We reach the final patient. My face itches in the heat and dampness. But I dare not touch it. My glasses have slid down the bridge of my nose. I cannot adjust them for fear of contamination. I use a sterile tongue depressor to satisfy the itch and push my glasses into place. Tomorrow I will tape my glasses to my face. Tape: it’s been the savior during this time. Duct tape holds things in place. Emotional tape – mental reminders that we will get through this – holds us together.

I focus on entering my notes in a computer, struggling to type with the thick long-sleeved gloves. My mouth is parched. I’m thirsty. I’ll have to wait till we are done. What I see and do has begun to feel surreal; otherworldly. I miss being able to walk freely in these halls, coffee in hand.

11.50 AM

We finish our rounds. Time to ‘doff’ – a fancy way of saying ‘remove your PPE’. Peeling off our PPE is in stark contrast to suiting up. Our movements – in slow motion – remind me of the images beamed from man’s first landing on the moon. We are extremely cautious. We know that while removing gowns, face shields, hair nets and masks, you can inadvertently aerosolize viral particles. This is where healthcare workers have the highest risk of contamination.

After ‘doffing’ we meet with the auxiliary team. We discuss measures for patients who are getting better, and will be able to go back to their homes or other facilities.

12:15 PM

Most days generous donors and patients’ families donate lunch for the whole unit. As the junior-most member of the team, I am assigned to fetch it. Today, I am prepared; I have a trolley with me. The first time I went on the errand, I showed up downstairs and faced 3 cardboard boxes full of food – I had to use a wheelchair to transport the cartons upstairs.

If there is anything good that is coming out of this pandemic, it is the acts of kindness. Most of the nurses and doctors have no time to prepare meals. So, to have a warm lunch waiting for you after an emotionally-charged morning in the unit, is akin to sitting down to a home-cooked meal surrounded by your loved ones.

1:00 PM

We troop back to the conference room; it’s time for our radiology rounds. We use tele-conferencing; we discuss the imaging of our patients with a specialists and receive input from other services as well. This allows for more collaboration between different specialties such as infectious disease, pulmonology and palliative care, to name a few.

1:30 PM

A few of us begin making phone calls to families of patients, updating them about the conditions of their loved ones, and discussing treatment plans, or end-of-life care plans, for each patient. My list is long – more than I have ever had in my entire residency so far.

It is an exhausting and mentally draining session. As I read through the rows of names and contact numbers, a dull ache starts in the pit of my chest. It gnaws deeper as I speak to each family. Conversation is a fine act of balance – I want to tell them the facts, and convey a realistic picture of what is going on, while at the same time provide hope, because at the end of the day, hope is all we have to look forward to, during these times.

3:30 PM

We receive an update – two patients in our unit are not doing well. I have to re-enter the hot-zone to evaluate them. I suit up in PPE again, but this time, I use the stairs; I feel soiled and contaminated, and do not want to expose anyone in the elevators.

The minute I step back into the hot zone, it hits me – I realize the real heroes of this pandemic are not the doctors. The heroes are the battalion of nurse, occupational therapists, physiotherapists, social workers, housekeeping staff, nursing assistants and unit coordinators who man the units, non-stop, during their shifts. There are in the hot-zone for 8-12 hours a day, each day and night.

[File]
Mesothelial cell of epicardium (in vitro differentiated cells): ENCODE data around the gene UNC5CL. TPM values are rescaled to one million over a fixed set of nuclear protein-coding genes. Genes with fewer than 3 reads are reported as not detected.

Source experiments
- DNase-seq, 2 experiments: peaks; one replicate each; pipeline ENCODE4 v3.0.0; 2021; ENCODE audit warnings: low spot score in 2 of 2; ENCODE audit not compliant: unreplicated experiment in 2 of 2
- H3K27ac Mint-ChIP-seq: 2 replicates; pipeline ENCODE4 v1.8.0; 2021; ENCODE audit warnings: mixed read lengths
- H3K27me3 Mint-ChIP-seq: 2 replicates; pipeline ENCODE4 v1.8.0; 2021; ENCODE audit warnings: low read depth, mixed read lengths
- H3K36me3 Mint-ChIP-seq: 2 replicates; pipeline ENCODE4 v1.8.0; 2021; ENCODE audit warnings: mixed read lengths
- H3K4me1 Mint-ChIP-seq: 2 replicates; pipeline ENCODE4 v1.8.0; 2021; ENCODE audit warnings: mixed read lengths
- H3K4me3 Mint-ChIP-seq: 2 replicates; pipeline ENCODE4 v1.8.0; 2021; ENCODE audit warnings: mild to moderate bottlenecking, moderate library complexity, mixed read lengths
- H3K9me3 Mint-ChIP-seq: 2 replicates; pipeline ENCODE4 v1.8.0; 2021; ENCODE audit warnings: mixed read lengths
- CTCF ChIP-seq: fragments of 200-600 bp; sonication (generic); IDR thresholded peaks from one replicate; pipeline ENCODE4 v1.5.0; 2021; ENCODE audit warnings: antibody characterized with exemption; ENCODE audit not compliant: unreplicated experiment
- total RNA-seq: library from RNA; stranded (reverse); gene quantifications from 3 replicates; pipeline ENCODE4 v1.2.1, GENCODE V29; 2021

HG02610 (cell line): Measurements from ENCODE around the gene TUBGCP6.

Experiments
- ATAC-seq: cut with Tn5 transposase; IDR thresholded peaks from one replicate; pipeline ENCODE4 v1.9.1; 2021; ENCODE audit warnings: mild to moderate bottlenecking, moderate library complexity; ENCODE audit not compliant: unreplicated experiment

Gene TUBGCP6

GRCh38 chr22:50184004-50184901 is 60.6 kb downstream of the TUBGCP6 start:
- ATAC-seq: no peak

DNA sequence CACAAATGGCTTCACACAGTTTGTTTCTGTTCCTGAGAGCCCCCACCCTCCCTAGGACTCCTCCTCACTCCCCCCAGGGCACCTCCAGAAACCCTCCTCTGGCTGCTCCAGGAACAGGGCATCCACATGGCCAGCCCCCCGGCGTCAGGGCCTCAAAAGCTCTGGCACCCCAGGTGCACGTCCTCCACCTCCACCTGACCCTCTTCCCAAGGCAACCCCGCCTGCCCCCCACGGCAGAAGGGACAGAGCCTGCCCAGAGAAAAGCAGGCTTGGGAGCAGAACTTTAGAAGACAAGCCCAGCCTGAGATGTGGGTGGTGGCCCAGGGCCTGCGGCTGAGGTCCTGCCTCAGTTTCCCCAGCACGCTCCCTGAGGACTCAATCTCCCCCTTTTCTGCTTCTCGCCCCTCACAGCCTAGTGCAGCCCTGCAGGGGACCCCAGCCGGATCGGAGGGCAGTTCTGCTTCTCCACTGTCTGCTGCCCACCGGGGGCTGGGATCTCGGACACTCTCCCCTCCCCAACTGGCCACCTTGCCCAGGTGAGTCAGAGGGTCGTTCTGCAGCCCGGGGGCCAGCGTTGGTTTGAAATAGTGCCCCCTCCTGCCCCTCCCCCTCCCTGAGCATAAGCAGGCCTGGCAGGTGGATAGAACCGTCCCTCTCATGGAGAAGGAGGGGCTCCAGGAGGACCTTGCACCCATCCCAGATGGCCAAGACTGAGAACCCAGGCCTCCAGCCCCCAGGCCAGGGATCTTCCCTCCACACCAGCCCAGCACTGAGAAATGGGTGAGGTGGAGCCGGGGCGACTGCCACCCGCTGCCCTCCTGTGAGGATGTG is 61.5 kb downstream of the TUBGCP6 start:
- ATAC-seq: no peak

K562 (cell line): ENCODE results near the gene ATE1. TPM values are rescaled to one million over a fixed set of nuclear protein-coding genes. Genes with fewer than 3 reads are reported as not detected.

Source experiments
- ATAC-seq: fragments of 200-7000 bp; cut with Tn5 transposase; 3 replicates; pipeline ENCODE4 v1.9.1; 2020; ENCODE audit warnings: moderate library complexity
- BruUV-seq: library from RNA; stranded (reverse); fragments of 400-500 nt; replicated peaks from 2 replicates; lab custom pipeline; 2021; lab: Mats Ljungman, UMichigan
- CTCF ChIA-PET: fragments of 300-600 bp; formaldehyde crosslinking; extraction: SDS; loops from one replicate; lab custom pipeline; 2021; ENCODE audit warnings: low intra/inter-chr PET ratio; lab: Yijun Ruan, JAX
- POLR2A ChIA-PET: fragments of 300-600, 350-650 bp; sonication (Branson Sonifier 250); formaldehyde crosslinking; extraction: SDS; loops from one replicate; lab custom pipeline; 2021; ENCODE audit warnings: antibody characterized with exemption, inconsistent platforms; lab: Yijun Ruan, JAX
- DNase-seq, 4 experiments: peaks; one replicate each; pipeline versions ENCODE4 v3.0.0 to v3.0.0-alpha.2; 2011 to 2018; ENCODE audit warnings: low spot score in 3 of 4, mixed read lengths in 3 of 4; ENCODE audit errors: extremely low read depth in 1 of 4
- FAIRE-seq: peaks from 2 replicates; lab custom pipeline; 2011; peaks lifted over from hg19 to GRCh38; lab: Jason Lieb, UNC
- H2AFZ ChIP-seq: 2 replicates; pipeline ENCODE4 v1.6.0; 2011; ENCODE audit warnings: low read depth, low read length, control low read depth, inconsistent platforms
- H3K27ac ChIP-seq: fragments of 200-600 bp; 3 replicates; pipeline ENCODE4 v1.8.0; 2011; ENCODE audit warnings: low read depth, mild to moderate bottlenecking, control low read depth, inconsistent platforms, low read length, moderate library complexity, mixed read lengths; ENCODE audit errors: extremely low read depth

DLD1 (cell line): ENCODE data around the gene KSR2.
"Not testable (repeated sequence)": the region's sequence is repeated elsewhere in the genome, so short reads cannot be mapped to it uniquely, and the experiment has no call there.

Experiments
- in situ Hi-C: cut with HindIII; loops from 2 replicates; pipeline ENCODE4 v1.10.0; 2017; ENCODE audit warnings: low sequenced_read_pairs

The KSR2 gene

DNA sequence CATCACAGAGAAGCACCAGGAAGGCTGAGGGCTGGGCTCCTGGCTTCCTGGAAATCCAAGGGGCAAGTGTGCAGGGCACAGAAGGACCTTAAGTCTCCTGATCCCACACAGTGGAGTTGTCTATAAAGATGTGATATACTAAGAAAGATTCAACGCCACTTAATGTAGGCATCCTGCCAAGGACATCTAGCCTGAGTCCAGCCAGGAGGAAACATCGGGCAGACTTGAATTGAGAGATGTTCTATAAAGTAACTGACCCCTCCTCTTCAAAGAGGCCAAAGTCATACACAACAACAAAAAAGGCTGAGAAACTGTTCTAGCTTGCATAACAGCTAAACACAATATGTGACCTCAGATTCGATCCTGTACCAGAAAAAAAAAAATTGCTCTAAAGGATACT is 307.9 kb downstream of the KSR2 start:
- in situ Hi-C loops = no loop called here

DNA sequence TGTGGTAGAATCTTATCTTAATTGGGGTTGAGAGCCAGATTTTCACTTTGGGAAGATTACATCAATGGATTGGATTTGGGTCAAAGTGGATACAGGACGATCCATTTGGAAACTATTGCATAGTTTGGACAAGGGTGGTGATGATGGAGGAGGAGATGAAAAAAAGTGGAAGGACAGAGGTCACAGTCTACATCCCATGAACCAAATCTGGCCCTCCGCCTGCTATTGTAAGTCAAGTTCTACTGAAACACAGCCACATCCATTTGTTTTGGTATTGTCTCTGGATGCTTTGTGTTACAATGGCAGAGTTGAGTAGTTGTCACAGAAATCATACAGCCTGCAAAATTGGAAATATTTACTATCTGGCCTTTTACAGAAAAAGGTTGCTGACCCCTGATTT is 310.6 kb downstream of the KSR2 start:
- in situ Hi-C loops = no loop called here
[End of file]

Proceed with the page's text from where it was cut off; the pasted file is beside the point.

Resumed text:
4:45 PM

We have new admissions and I go to see them. The problem with Covid-19 is we are still learning; guidelines are changing constantly. What we were routinely prescribing 3 weeks ago is no longer the standard of care. And as we learn more, the array of emerging symptoms is extraordinary.

When this pandemic hit Italy and Spain all specialists were redeployed, including dermatologists. One observational study found that 1 in 5 patients admitted with Covid-19 had a skin manifestation that ranged from rashes, to hives to vascular skin lesions resembling Perniosis, or ‘Covid-toes’ as we now call them.

So, as a dermatologist, my first inclination is to examine the skin of a new patient – that is what I have been trained to do for the past few years. But now I also assess their breathing and do a full physical exam as well. I am thankful for my grueling intern years – akin to riding a bike, the hours spent on perfecting techniques and skills, kicks in.

5:30 PM

It is time for our team to sign-out. We re-group in our conference room upstairs and discuss the latest patients’ status with the team member who will be staying late – today it’s me. I like this time as it tends to be quieter than the daytime rush.

I update our patient lists and start working on discharge paperwork for patients who are leaving tomorrow. Discharge – the word make me happy, because it means that we helped a patient get better.

7.00 PM

I leave the hospital. As I drive home, I coax my mind to wander to thoughts other than the scenes I left behind. I consciously make an effort to observe nature. I notice the pink-and-purplish hue of the late Canadian sunset; the green of the trees that line the road home. I do this so that the struggle I left behind in hospital is not replaced by another – inside me.

8.30 PM

I serve myself dinner, and a dilemma – one which all healthcare workers are facing at the moment: we are all exposed to the horrors of the pandemic; the reality that Covid-19 has made death commonplace. But we’re not immune to it; we don’t want to be.

At work, we don’t have the time to pause and reflect on each day’s occurrences, or to talk about it. After work, if we slow down to process our experiences we risk being engulfed by our emotions. Then there will be more suffering – ours. So we consciously ignore the urge to dwell on or analyze each day.

It’s a sacrifice you make on the front-line of a battle that is as much within us, as it is out there.